Shehu Sani

Owes $60bn as External Reserves rises to $27. 82bn

Omololu Ogunmade in Abuja

The Islamic Development Bank (IDB) on Tuesday described Nigeria as one of the few nations, which spend almost all their revenues to service debts, subsequently causing the economy to haemorrhage.

This came as the Chairman, Senate Committee on Foreign and Local Debts, Senator Shehu Sani, disclosed that Nigeria’s debt now stands at $60billion.

Already, President Muhammadu Buhari has budgeted N1.361 trillion to service debt this year as against N953.6 billion proposed in 2015.

The IDB, which made this revelation during its visit to Sani, said whereas the Gross Domestic Product (GDP) ratio of Nigeria’s debt was rated to be as low as 17 per cent, the revenues being deployed to service the debts were outrageous, rising to the tune of 80 per cent of the nation’s earnings.

According to IDB’s representative, Abdallah Mohammed Kiliaki, Nigeria stands the risk of running into economic stampede if it continues to deploy huge sums to service debts.

Abdullah who said the trend compelled his visit, advocated the need for Nigeria to urgently broaden the scope of its economy by diversifying to other areas with economic potentiall such as agriculture.

“My visit is very crucial because we need to look at the debt profile of a country before we give it new contractual sort of financing. We also work closely with the International Monetary Fund and the World Bank to ensure that our financing has the required threshold of grant financing which is normally 35 percent but at the same time, there is financing that is not a burden to a country to the extent that the debt may not be sustainable.

“When talking about unsustainable debt, it means that a country or a borrower is unable to pay. So, we take very serious note of that.  When you look at the debt GDP ratio of Nigeria, it is very low,  it is very low. It is 17 per cent compared to Italy and other countries which is about 150 per cent while that of the United States is about 100 per cent.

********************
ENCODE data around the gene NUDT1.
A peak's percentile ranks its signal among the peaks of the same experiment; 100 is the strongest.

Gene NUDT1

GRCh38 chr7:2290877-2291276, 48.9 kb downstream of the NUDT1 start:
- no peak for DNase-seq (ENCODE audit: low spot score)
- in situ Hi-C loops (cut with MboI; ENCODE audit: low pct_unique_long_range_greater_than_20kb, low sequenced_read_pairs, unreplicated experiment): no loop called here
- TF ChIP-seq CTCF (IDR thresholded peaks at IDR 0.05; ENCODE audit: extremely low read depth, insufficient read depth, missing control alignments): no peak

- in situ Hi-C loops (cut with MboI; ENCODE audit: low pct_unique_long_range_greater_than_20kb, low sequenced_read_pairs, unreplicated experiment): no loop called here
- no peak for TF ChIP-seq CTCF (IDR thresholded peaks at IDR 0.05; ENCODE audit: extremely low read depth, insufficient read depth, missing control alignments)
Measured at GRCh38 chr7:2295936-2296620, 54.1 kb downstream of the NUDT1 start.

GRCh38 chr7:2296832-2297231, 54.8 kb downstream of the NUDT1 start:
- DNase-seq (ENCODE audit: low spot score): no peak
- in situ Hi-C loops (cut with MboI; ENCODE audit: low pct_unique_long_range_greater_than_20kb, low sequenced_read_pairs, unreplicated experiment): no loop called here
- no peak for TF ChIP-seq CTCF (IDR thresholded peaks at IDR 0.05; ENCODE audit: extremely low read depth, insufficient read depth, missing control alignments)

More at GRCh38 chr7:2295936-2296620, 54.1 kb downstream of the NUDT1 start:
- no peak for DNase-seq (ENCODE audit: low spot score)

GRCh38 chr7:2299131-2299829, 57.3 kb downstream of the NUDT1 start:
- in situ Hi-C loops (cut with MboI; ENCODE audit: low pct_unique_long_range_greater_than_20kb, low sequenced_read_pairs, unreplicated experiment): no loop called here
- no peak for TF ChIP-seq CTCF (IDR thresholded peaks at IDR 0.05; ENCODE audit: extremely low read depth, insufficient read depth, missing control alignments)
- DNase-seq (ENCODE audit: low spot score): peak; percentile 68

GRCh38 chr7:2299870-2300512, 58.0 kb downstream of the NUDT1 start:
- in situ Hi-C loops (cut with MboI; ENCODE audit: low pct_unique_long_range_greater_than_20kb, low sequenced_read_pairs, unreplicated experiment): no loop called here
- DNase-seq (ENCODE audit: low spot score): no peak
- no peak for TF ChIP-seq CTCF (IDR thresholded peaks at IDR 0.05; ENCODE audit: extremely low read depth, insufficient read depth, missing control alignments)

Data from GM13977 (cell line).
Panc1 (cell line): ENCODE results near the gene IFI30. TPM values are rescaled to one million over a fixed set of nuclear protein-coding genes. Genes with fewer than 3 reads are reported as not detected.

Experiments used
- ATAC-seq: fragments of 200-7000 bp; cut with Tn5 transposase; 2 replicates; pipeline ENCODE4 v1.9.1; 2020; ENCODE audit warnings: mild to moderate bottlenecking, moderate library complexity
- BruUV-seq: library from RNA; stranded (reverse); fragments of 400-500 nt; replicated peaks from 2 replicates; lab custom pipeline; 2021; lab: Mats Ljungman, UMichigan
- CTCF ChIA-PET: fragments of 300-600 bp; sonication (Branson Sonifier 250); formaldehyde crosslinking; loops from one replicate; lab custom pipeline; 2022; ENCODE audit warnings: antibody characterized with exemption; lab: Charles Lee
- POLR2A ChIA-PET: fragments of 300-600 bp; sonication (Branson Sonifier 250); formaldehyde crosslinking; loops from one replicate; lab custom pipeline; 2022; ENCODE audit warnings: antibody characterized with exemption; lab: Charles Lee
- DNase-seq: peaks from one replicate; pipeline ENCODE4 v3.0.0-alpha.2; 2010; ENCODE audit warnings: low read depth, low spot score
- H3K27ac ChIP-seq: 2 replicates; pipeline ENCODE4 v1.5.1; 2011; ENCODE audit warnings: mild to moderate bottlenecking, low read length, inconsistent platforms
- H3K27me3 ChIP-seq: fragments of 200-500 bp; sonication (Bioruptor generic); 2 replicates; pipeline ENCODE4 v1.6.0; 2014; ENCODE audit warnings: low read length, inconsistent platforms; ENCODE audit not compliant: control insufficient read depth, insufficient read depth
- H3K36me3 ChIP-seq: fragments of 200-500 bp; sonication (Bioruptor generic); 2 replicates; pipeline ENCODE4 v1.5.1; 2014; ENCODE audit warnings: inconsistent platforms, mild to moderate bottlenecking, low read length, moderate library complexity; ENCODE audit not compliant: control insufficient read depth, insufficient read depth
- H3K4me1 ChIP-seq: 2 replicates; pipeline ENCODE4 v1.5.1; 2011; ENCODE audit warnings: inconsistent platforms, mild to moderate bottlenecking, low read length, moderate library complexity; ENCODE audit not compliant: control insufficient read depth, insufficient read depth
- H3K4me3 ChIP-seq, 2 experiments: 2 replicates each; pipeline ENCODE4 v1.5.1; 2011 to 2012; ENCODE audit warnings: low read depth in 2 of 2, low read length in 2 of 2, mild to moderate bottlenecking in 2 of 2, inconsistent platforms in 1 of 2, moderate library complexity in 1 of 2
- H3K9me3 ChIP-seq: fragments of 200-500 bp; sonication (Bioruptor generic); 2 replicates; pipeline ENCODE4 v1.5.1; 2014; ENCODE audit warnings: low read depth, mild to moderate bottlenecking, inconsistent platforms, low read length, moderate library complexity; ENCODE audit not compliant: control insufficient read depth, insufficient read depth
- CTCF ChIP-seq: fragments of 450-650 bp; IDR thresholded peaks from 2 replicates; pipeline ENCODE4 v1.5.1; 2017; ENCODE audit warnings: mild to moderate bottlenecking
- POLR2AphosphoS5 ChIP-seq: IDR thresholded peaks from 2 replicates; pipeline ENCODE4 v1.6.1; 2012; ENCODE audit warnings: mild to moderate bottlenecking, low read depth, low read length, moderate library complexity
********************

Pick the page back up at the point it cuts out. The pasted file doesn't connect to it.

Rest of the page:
“But there is a caveat; it is true that debt to GDP ratio is low but when you look at the amount, the revenue, to debt servicing ratio, the amount of money that the government is collecting,  the revenue of the government vis-a-vis the ratio to the total debt,  I think Nigeria pays about 75 to 80 per cent of its revenue to service debt. So, this is very, very high compared to other countries where they use just 10 per cent.

“What this means is that one, the government of Nigeria needs to expand or mobilise additional resources through taxation by broadening the tax base but at the same time, we as lenders, financiers, we need to reconsider our conditions of financing meaning that we should try as much as we can, to extend to Nigeria, financing that will not make it difficult for the country to pay its debt.

“In a nutshell, as clearly shown by available financial records, Nigeria still has considerable leverage of taking loans from multilateral financial institutions for development or investments purposes going by her very encouraging low ratio of debts servicing to GDP but the factor of dwindling revenues being used to service the debts must be urgently looked into by way of possible expansion,” he said.